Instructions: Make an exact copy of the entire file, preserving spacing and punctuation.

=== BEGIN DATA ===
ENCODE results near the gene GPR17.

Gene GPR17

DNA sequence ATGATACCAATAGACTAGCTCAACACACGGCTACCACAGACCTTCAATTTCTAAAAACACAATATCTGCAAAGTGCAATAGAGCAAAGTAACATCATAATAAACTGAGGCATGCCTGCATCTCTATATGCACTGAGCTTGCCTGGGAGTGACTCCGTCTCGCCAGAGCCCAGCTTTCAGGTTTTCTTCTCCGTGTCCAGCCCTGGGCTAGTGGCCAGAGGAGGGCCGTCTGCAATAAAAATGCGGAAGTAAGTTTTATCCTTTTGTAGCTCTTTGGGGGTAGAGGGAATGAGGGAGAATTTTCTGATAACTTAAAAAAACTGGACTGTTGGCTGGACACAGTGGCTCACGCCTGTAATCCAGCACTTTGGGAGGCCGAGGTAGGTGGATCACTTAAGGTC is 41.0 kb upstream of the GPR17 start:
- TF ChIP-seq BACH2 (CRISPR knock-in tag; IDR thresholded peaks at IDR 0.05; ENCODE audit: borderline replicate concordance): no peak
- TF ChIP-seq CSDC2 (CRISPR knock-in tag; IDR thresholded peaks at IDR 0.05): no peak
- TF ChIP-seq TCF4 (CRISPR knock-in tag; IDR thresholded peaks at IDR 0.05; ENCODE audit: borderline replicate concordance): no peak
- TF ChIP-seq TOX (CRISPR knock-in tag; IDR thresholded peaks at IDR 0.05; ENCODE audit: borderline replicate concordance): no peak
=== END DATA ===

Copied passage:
ENCODE results near the gene GPR17.

Gene GPR17

DNA sequence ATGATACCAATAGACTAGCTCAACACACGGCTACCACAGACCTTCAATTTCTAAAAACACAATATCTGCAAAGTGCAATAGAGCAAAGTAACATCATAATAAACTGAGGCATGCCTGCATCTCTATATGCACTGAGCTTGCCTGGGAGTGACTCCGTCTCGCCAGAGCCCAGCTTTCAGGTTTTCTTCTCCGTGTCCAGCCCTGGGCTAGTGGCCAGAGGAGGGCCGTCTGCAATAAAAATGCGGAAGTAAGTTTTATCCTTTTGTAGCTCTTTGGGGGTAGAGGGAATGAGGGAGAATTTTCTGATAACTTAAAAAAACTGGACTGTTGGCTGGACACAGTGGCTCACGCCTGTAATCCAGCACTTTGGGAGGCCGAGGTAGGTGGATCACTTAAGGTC is 41.0 kb upstream of the GPR17 start:
- TF ChIP-seq BACH2 (CRISPR knock-in tag; IDR thresholded peaks at IDR 0.05; ENCODE audit: borderline replicate concordance): no peak
- TF ChIP-seq CSDC2 (CRISPR knock-in tag; IDR thresholded peaks at IDR 0.05): no peak
- TF ChIP-seq TCF4 (CRISPR knock-in tag; IDR thresholded peaks at IDR 0.05; ENCODE audit: borderline replicate concordance): no peak
- TF ChIP-seq TOX (CRISPR knock-in tag; IDR thresholded peaks at IDR 0.05; ENCODE audit: borderline replicate concordance): no peak